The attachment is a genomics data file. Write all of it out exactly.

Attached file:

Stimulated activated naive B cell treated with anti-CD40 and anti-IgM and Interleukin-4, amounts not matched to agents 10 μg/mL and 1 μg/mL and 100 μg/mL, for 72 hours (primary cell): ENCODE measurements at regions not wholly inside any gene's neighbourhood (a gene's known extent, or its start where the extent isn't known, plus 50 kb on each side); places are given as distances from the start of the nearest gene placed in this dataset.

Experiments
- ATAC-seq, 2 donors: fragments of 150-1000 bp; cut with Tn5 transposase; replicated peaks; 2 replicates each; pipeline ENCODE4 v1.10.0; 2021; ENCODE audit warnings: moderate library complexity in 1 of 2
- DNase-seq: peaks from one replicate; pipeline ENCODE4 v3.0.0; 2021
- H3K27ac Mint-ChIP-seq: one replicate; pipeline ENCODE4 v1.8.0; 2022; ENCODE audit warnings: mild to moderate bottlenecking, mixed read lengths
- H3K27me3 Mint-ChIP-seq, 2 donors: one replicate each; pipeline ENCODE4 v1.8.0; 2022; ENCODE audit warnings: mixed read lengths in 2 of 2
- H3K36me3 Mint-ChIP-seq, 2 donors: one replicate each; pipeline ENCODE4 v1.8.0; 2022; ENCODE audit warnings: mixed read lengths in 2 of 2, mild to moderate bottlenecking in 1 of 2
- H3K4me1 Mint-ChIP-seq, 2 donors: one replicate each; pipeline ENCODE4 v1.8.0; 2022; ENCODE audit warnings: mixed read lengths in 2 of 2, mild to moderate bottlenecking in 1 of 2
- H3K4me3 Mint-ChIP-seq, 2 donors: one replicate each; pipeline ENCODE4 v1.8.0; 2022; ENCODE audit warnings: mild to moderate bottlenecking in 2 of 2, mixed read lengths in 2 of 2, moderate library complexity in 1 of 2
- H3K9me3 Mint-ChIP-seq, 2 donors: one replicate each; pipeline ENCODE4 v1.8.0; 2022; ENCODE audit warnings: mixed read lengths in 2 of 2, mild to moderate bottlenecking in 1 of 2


Stimulated activated naive B cell treated with anti-CD40 and anti-IgM and Interleukin-4, amounts not matched to agents 10 μg/mL and 1 μg/mL and 100 μg/mL, for 72 hours (primary cell): ENCODE measurements at regions not wholly inside any gene's neighbourhood (a gene's known extent, or its start where the extent isn't known, plus 50 kb on each side); places are given as distances from the start of the nearest gene placed in this dataset.

Experiments
- ATAC-seq, 2 donors: fragments of 150-1000 bp; cut with Tn5 transposase; replicated peaks; 2 replicates each; pipeline ENCODE4 v1.10.0; 2021; ENCODE audit warnings: moderate library complexity in 1 of 2
- DNase-seq: peaks from one replicate; pipeline ENCODE4 v3.0.0; 2021
- H3K27ac Mint-ChIP-seq: one replicate; pipeline ENCODE4 v1.8.0; 2022; ENCODE audit warnings: mild to moderate bottlenecking, mixed read lengths
- H3K27me3 Mint-ChIP-seq, 2 donors: one replicate each; pipeline ENCODE4 v1.8.0; 2022; ENCODE audit warnings: mixed read lengths in 2 of 2
- H3K36me3 Mint-ChIP-seq, 2 donors: one replicate each; pipeline ENCODE4 v1.8.0; 2022; ENCODE audit warnings: mixed read lengths in 2 of 2, mild to moderate bottlenecking in 1 of 2
- H3K4me1 Mint-ChIP-seq, 2 donors: one replicate each; pipeline ENCODE4 v1.8.0; 2022; ENCODE audit warnings: mixed read lengths in 2 of 2, mild to moderate bottlenecking in 1 of 2
- H3K4me3 Mint-ChIP-seq, 2 donors: one replicate each; pipeline ENCODE4 v1.8.0; 2022; ENCODE audit warnings: mild to moderate bottlenecking in 2 of 2, mixed read lengths in 2 of 2, moderate library complexity in 1 of 2
- H3K9me3 Mint-ChIP-seq, 2 donors: one replicate each; pipeline ENCODE4 v1.8.0; 2022; ENCODE audit warnings: mixed read lengths in 2 of 2, mild to moderate bottlenecking in 1 of 2